Tuesday, March 23, 2010
Paul Pfeiffer's groundbreaking work in video, sculpture, and photography uses recent computer technologies to dissect the role that mass media plays in shaping consciousness. Pfeiffer's intimate and idealized video works are often presented on small LCD screens and loop infinitely—meditations on faith, desire, and a contemporary culture obsessed with celebrity.
Paul Pfeiffer was born in Honolulu in 1966, but currently lives and works in New York City. He has a BFA from the San Francisco Art Institute, an MFA from Hunter College in New York and participated at the Whitney Museum of American Art Independent Study Program.
"Pfeiffer's works address how the image of the human being has been transformed by new digital technologies, which can be used both to store limitless amounts of visual information and to manipulate pre-existing images."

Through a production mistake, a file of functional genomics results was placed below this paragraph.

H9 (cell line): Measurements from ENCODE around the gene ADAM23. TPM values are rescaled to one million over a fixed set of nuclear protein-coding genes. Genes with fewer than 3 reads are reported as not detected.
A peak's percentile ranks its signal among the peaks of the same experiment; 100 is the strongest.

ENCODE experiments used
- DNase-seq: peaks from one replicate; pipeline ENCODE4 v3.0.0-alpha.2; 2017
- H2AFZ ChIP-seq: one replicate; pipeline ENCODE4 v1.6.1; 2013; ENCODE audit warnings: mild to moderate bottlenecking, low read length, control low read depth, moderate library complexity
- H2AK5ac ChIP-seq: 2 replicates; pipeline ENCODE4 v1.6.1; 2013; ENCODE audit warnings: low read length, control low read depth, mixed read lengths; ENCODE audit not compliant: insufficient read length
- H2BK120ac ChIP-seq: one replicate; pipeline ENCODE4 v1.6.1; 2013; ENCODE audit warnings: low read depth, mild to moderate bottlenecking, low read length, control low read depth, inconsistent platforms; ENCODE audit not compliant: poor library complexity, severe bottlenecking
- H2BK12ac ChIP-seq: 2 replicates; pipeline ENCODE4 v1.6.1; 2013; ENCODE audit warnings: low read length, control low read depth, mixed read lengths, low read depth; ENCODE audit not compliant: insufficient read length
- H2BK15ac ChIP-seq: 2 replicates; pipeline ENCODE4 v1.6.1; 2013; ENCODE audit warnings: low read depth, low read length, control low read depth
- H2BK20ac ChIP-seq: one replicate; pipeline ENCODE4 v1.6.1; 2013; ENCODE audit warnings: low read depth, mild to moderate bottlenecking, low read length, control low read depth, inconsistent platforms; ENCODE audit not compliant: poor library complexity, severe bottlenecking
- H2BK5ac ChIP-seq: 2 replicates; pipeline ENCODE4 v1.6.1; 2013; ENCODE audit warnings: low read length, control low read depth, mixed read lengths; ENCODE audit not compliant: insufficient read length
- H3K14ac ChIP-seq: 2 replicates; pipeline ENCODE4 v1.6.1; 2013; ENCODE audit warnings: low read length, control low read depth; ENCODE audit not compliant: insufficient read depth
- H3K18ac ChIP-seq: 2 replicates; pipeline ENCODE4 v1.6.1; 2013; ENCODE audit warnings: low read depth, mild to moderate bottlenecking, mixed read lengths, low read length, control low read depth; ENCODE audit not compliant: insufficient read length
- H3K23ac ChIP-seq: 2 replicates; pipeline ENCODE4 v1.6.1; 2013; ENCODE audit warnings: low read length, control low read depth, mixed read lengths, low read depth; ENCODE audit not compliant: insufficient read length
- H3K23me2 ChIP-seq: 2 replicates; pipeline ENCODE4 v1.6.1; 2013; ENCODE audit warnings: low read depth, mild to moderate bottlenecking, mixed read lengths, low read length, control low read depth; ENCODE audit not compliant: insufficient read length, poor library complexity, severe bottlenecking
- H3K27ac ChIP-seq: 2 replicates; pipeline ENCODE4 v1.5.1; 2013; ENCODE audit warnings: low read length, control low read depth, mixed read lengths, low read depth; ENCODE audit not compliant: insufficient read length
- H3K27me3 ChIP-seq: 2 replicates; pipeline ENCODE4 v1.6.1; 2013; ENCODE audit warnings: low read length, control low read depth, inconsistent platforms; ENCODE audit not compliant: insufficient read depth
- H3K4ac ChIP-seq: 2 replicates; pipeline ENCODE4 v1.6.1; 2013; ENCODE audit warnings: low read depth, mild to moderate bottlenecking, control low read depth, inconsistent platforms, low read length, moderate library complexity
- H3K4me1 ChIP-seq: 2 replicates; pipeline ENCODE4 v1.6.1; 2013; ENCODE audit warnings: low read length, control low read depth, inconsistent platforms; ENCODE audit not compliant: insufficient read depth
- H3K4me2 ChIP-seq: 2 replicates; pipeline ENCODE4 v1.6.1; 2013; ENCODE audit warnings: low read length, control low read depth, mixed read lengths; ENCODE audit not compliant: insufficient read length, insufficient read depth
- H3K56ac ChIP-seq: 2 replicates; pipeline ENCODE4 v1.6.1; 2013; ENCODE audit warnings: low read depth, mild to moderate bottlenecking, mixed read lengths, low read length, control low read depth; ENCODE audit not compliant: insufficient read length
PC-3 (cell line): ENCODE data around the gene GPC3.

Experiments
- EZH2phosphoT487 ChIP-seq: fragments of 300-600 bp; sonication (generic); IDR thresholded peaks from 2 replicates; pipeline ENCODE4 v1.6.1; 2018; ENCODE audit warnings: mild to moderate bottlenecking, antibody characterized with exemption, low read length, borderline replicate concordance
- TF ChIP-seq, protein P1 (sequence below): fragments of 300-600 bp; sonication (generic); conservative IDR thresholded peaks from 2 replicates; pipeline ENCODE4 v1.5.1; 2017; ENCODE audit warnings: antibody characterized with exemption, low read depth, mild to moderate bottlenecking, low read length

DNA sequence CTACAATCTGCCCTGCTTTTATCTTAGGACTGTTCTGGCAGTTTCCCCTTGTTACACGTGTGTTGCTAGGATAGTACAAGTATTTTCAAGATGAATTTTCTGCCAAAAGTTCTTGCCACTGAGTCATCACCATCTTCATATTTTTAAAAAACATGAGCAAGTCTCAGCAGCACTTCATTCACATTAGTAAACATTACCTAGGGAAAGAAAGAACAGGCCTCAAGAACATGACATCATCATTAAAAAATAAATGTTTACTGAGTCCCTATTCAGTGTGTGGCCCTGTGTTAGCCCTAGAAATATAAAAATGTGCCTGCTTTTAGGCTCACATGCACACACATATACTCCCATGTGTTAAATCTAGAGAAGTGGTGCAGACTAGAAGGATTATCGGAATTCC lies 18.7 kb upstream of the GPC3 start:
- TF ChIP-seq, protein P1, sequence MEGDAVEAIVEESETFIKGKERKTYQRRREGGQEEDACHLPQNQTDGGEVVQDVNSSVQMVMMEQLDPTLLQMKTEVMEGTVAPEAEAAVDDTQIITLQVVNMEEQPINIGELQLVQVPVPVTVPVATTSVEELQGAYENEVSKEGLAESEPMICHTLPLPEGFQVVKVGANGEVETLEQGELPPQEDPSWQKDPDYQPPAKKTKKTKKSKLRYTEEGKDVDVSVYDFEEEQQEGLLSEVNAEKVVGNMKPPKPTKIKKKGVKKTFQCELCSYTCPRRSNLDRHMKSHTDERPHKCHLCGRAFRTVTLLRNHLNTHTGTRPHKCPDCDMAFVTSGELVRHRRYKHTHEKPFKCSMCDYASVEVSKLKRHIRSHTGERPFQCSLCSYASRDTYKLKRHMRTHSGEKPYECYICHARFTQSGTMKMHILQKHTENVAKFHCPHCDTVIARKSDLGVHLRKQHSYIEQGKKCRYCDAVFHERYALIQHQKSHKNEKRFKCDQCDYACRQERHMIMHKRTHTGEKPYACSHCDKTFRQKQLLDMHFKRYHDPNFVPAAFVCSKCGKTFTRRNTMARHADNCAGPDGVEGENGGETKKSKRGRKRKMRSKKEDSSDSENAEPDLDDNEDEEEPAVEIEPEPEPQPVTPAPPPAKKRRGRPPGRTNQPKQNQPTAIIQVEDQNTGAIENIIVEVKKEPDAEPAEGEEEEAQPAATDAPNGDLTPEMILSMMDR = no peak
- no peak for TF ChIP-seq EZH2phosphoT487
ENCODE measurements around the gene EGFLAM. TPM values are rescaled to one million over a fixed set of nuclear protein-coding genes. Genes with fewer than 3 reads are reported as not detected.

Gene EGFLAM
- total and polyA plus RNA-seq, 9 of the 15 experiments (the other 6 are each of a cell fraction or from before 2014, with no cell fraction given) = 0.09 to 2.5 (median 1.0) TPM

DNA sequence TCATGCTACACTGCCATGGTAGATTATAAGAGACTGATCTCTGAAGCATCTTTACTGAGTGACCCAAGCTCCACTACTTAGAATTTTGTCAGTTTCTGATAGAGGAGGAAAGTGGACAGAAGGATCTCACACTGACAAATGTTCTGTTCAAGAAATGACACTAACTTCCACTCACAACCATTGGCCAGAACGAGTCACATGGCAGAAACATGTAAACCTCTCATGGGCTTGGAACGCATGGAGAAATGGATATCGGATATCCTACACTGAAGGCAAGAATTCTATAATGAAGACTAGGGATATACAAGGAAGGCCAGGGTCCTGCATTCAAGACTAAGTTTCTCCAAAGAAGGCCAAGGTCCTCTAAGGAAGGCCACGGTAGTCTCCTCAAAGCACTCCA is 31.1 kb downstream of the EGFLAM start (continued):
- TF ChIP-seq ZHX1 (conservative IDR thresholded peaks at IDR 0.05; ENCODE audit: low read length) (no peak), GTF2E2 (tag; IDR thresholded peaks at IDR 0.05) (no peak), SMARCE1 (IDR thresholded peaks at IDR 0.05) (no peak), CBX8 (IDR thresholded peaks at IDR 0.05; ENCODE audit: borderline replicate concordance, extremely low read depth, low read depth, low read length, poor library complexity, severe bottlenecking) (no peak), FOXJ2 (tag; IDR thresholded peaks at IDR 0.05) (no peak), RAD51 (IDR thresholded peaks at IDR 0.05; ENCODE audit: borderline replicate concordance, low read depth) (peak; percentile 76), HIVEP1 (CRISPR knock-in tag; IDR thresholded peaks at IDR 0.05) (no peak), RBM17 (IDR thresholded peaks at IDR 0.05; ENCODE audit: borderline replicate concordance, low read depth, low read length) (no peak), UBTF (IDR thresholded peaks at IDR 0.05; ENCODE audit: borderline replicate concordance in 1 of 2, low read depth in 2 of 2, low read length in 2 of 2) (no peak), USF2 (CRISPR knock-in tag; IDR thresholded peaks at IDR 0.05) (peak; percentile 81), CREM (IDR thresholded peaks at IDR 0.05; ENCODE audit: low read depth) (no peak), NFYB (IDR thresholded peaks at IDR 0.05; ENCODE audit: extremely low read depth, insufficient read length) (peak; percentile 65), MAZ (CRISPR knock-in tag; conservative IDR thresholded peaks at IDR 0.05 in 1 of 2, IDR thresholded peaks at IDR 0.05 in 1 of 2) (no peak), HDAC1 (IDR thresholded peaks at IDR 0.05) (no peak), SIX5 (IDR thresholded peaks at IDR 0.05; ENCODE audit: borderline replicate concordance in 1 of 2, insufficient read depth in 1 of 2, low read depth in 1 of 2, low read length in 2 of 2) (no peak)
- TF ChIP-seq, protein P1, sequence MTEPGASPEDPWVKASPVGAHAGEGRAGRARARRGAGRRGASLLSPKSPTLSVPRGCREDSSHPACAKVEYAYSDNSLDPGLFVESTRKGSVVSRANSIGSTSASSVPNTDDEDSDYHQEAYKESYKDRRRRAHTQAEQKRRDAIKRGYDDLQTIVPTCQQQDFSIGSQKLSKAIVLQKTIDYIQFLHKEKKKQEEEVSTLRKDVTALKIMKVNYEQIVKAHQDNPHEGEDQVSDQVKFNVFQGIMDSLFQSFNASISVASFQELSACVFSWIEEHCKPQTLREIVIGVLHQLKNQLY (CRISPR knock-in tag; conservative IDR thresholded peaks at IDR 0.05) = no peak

– Hilarie M. Sheets
Pfeiffer's work often employs digital editing to address the question of the real, and of historical visibility or invisibility within the image. Referring to his video work as "video sculptures," Pfeiffer merges mediums and approaches, assimilating found footage and images from pop culture to create something decidedly twenty-first century. Much of Pfeiffer's work explores the relations between race, religion, commerce, art and philosophy.